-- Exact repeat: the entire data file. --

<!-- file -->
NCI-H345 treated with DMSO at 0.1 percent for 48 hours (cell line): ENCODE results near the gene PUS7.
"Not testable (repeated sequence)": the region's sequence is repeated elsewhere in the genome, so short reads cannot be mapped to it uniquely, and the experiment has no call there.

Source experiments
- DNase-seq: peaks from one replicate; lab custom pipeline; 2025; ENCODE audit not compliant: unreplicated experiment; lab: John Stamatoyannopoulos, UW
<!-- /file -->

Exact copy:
NCI-H345 treated with DMSO at 0.1 percent for 48 hours (cell line): ENCODE results near the gene PUS7.
"Not testable (repeated sequence)": the region's sequence is repeated elsewhere in the genome, so short reads cannot be mapped to it uniquely, and the experiment has no call there.

Source experiments
- DNase-seq: peaks from one replicate; lab custom pipeline; 2025; ENCODE audit not compliant: unreplicated experiment; lab: John Stamatoyannopoulos, UW